M: First, thank you for your kind comment.

"The position of London Mayor could be used by an anti-EU, pro-democracy candidate of stature, to bring considerable change to our three party system and Westminster...."

And the candidate for the only anti-EU pro-democracy candidate is......?

Nuff said, especially regarding Ukip?

And if that candidate was not initially that well-known, with the right strategic campaign he soon would be!

Martin said...

I believe Robin Tilbrooke Chairman of the English Democrats will also be running. He has been attacking the Tory's selling off England's planning procedures for donations recently which seems good campaigning to me, see here:

http://robintilbrook.blogspot.fr/2012/03/new-city-in-england-why.html

Senior said...

People can express their dissent by voting for independent candidates who will represent their wards and constituencies instead of representing political parties. That is what I do.

WitteringsfromWitney said...

M: At the risk of annoying you, Tilbrooke is no different to Galloway - he is a one issue candidate.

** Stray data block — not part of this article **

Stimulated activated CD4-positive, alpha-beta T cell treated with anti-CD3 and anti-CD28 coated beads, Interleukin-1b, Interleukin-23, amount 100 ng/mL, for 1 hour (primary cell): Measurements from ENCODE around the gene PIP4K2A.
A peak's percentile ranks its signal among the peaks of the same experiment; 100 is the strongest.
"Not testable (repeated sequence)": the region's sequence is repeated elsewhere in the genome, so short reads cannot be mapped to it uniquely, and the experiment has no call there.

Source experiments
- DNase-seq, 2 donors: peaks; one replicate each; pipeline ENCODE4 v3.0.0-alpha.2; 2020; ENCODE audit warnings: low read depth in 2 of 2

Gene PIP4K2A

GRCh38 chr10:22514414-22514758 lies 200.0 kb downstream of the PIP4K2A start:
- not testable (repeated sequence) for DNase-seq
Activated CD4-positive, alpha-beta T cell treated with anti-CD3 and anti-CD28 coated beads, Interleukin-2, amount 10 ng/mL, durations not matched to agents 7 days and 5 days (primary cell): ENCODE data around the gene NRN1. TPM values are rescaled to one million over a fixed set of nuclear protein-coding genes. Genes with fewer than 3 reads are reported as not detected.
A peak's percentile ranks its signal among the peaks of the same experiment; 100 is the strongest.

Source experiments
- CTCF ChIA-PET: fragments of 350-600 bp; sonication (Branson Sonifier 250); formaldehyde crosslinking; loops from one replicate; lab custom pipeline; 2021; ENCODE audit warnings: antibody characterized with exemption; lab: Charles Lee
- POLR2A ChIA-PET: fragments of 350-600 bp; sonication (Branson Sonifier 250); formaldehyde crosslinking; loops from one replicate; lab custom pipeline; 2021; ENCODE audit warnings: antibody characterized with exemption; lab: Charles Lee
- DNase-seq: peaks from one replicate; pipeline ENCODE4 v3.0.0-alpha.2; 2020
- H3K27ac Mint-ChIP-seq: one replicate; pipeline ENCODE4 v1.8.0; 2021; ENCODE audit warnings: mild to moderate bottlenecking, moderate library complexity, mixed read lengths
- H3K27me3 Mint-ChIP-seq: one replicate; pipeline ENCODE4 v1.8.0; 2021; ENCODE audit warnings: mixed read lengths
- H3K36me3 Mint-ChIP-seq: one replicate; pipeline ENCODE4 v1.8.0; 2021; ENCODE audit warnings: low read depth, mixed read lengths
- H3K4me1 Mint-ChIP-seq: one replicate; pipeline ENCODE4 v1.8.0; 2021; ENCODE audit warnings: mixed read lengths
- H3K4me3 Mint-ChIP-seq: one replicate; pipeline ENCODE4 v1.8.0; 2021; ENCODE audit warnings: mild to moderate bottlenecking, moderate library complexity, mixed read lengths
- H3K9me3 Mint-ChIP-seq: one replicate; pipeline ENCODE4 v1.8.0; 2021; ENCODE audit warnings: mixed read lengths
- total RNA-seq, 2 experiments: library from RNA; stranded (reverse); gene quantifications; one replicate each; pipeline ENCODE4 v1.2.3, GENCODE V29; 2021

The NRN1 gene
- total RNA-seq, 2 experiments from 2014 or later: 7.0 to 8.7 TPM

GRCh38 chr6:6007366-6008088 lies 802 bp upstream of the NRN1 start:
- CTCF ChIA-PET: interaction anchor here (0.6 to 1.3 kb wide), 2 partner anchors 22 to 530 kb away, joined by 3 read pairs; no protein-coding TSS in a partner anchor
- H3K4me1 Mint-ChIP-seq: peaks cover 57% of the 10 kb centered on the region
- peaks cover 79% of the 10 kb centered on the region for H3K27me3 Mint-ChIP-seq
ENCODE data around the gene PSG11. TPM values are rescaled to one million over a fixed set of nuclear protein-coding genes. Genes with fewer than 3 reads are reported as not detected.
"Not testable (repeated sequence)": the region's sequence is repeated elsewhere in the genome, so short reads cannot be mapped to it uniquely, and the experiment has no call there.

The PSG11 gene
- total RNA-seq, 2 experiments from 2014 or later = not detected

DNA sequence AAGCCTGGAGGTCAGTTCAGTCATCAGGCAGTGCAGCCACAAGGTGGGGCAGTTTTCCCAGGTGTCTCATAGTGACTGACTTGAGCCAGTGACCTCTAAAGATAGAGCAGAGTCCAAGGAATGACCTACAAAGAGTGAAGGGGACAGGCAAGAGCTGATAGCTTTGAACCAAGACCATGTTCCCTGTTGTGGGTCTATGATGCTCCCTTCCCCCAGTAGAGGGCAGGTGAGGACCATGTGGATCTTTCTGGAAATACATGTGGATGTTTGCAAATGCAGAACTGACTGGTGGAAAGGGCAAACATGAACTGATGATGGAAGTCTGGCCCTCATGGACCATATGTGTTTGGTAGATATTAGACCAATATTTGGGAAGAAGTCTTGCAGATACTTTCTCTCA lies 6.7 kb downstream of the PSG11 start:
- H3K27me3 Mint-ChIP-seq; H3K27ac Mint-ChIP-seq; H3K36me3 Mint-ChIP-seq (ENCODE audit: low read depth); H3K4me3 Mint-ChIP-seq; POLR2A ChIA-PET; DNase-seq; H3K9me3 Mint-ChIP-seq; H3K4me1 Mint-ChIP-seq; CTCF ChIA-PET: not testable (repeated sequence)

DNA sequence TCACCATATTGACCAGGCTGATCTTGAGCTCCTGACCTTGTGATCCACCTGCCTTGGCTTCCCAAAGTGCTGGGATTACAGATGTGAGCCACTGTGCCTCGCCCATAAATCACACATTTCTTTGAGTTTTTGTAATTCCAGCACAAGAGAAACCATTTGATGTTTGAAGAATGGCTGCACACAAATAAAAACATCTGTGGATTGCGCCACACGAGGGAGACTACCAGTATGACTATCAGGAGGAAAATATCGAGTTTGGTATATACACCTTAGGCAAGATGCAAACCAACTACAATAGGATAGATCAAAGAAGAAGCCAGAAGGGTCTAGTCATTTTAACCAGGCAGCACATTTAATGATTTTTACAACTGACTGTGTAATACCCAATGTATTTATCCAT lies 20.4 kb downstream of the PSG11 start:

S: True, and it may well be a course that I follow - providing the caveat above does not apply.

Goodnight Vienna said...

Lawrence Webb is the UKIP candidate for London Mayor. Has anyone heard of him, seen any press releases, tv appearances? Perhaps he should go on Big Brother or make an arse of himself in some other way, a la Galloway, in order to make the headlines.

WitteringsfromWitney said...

GV: Naughty step for you for highlighting yet more shortcomings of what could be the official opposition of our country!

Antisthenes said...

"How have people found their voices when a candidate conducts a cynical, opportunistic, campaign directed at one section of society, a section which comprises a majority?"

A contradiction me thinks. Is that not what democracy is all about having representatives that reflect the views of the majority?

TomTom said...

Trying to save the Odeon is top of the agenda for new Bradford West MP George Galloway.

Mr Galloway said that he would be writing to Bradford Council to get hold of the engineering report to see what could be done to save the building. He is also going to field Respect candidates in every seat up for grabs in the local May elections in Bradford with a rally tomorrow to garner support.